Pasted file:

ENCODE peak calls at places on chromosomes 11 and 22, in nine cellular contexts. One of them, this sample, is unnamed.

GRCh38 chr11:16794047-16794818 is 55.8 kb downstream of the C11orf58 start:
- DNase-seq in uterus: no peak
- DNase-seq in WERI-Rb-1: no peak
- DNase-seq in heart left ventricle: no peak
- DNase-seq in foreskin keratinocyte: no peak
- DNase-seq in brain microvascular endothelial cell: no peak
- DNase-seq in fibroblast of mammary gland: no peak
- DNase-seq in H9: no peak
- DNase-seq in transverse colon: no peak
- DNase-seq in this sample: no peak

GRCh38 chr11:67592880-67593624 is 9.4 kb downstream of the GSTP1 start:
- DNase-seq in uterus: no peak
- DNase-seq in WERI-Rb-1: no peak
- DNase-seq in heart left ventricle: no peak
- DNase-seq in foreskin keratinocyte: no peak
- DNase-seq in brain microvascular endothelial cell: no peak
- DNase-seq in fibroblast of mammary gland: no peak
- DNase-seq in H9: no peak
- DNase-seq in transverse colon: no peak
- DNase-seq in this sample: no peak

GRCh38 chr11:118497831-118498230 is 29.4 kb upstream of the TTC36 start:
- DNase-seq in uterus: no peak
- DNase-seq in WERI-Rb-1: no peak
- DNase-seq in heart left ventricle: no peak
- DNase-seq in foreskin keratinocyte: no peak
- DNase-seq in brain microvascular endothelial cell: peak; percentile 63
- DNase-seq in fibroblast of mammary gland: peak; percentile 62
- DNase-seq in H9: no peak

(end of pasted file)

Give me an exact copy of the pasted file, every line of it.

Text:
ENCODE peak calls at places on chromosomes 11 and 22, in nine cellular contexts. One of them, this sample, is unnamed.

GRCh38 chr11:16794047-16794818 is 55.8 kb downstream of the C11orf58 start:
- DNase-seq in uterus: no peak
- DNase-seq in WERI-Rb-1: no peak
- DNase-seq in heart left ventricle: no peak
- DNase-seq in foreskin keratinocyte: no peak
- DNase-seq in brain microvascular endothelial cell: no peak
- DNase-seq in fibroblast of mammary gland: no peak
- DNase-seq in H9: no peak
- DNase-seq in transverse colon: no peak
- DNase-seq in this sample: no peak

GRCh38 chr11:67592880-67593624 is 9.4 kb downstream of the GSTP1 start:
- DNase-seq in uterus: no peak
- DNase-seq in WERI-Rb-1: no peak
- DNase-seq in heart left ventricle: no peak
- DNase-seq in foreskin keratinocyte: no peak
- DNase-seq in brain microvascular endothelial cell: no peak
- DNase-seq in fibroblast of mammary gland: no peak
- DNase-seq in H9: no peak
- DNase-seq in transverse colon: no peak
- DNase-seq in this sample: no peak

GRCh38 chr11:118497831-118498230 is 29.4 kb upstream of the TTC36 start:
- DNase-seq in uterus: no peak
- DNase-seq in WERI-Rb-1: no peak
- DNase-seq in heart left ventricle: no peak
- DNase-seq in foreskin keratinocyte: no peak
- DNase-seq in brain microvascular endothelial cell: peak; percentile 63
- DNase-seq in fibroblast of mammary gland: peak; percentile 62
- DNase-seq in H9: no peak